Delaware Woman Dies of Rabies in the State's First Case Since 1941
A Delaware woman has died of rabies, and is the first in the state to die of the disease since 1941.
The Delaware Division of Public Health (DPH) said that the unnamed woman had gone to a Delaware hospital in late July after feeling sick, and was quickly moved to a Pennsylvania hospital when her condition deteriorated. She died last week, but test results did not show that she had rabies until it was too late. Health officials are still unsure how she contracted rabies.
The rabies virus spreads from animal bites, typically from coyotes, raccoons, bats, foxes and other animals carrying the disease. Rabies infects the nervous system quickly with symptoms that can include a fever, muscle spasms, headaches, mental confusion and more, and is almost always fatal, as there’s no effective treatment. The best method to avoid contracting rabies is for people to get vaccinated if they believe they’ve been infected, and to vaccinate animals.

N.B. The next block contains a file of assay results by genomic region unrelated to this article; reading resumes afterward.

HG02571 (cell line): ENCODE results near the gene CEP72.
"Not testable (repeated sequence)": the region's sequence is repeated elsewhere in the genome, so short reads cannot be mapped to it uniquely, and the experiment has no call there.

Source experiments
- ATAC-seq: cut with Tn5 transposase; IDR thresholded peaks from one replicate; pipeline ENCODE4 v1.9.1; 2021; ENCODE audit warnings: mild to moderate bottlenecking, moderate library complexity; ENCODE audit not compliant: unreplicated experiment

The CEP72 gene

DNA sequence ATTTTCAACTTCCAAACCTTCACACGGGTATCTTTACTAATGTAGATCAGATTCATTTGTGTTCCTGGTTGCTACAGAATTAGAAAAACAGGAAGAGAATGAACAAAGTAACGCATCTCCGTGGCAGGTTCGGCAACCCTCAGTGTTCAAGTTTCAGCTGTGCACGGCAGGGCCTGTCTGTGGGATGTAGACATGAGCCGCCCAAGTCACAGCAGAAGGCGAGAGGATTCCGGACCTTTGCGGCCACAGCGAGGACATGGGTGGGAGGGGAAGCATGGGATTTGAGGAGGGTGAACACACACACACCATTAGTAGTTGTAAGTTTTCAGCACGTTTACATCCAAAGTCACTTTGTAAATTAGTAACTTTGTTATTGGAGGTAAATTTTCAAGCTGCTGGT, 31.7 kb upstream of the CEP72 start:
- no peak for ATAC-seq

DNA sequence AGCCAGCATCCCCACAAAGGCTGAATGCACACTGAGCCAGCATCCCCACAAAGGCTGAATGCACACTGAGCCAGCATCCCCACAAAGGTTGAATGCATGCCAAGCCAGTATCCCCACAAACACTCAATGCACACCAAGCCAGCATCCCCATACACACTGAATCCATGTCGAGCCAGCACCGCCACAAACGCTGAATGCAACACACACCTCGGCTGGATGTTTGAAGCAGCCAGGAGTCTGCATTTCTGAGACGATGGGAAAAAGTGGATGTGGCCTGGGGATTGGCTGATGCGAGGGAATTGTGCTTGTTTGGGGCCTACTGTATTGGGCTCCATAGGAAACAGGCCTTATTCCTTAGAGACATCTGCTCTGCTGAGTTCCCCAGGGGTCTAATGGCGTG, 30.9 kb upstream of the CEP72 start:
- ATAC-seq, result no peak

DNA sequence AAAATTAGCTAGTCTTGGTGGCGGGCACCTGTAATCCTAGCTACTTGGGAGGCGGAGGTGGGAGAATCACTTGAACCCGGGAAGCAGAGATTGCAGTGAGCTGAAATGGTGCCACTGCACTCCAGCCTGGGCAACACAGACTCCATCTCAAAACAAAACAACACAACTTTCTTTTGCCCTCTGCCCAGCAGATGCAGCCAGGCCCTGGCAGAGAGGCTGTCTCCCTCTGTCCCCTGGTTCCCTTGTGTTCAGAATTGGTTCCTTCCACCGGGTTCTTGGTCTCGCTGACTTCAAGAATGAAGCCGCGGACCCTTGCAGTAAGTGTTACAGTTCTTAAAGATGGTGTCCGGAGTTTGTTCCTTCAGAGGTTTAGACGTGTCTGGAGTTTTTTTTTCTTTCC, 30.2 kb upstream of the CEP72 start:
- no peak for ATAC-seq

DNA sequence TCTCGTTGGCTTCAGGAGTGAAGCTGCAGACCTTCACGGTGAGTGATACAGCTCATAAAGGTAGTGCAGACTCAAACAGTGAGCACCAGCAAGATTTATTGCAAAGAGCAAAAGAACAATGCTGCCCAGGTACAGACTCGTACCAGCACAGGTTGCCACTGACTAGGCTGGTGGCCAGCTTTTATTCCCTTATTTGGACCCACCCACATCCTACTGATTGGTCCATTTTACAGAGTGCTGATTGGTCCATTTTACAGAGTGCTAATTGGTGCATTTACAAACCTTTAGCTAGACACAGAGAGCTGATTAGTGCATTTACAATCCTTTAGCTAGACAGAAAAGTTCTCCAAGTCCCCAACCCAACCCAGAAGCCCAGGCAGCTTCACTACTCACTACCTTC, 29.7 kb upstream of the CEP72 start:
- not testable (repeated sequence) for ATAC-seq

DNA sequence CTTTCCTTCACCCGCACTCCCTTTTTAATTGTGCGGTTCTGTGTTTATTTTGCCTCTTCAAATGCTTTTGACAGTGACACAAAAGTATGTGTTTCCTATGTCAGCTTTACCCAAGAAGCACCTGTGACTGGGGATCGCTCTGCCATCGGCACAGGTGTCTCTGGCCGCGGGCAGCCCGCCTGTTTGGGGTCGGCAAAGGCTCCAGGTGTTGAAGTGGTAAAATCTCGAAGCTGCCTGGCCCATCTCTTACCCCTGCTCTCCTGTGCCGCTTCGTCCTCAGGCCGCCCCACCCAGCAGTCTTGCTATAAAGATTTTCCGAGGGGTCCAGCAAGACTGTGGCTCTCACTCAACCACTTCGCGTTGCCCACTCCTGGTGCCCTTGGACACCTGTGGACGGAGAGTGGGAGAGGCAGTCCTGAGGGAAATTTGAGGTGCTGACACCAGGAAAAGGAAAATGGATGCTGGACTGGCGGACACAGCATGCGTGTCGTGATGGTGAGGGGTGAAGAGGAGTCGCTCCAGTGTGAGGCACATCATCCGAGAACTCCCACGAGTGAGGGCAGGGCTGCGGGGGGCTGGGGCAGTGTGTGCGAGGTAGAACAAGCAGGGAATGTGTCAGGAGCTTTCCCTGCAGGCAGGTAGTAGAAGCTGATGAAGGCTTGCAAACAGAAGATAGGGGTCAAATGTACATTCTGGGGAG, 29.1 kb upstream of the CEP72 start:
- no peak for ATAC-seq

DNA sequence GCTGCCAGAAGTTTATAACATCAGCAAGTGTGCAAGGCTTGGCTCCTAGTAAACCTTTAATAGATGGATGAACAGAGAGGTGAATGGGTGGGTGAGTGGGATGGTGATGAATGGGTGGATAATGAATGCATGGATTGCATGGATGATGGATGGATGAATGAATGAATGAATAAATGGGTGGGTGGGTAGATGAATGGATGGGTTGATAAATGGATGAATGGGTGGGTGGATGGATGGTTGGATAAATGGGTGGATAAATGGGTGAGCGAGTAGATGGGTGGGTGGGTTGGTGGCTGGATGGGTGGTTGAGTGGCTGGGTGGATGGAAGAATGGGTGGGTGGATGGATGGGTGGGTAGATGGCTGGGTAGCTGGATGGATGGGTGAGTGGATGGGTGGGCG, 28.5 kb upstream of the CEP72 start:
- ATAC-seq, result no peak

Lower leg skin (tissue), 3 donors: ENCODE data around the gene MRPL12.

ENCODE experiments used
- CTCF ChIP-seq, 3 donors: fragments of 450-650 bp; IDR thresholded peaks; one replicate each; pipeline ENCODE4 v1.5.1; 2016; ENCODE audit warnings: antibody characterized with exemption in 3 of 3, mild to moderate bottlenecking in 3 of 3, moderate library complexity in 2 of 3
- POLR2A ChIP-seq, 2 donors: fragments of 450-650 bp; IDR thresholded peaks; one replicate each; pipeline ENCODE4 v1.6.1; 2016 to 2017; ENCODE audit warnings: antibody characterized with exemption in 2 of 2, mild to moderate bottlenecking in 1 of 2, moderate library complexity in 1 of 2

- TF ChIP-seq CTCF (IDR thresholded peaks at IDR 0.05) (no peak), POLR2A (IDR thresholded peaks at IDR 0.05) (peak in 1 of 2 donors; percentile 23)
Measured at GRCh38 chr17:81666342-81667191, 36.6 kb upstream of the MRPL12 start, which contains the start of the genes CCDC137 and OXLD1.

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“Because rabies is a fatal disease once symptoms develop, we urge all Delawareans to ensure they are taking steps to avoid exposure,” DPH director Dr. Karyl Rattay said in a press release. “This is a largely preventable disease.”
The last rabies death in Delaware, in 1941, occurred when a young boy in Newport contracted the disease from a dog bite.
Only one or two people typically die of rabies in the U.S. each year. In January, a 6-year-old boy in Florida died from the disease after he was bit by a rabid bat.
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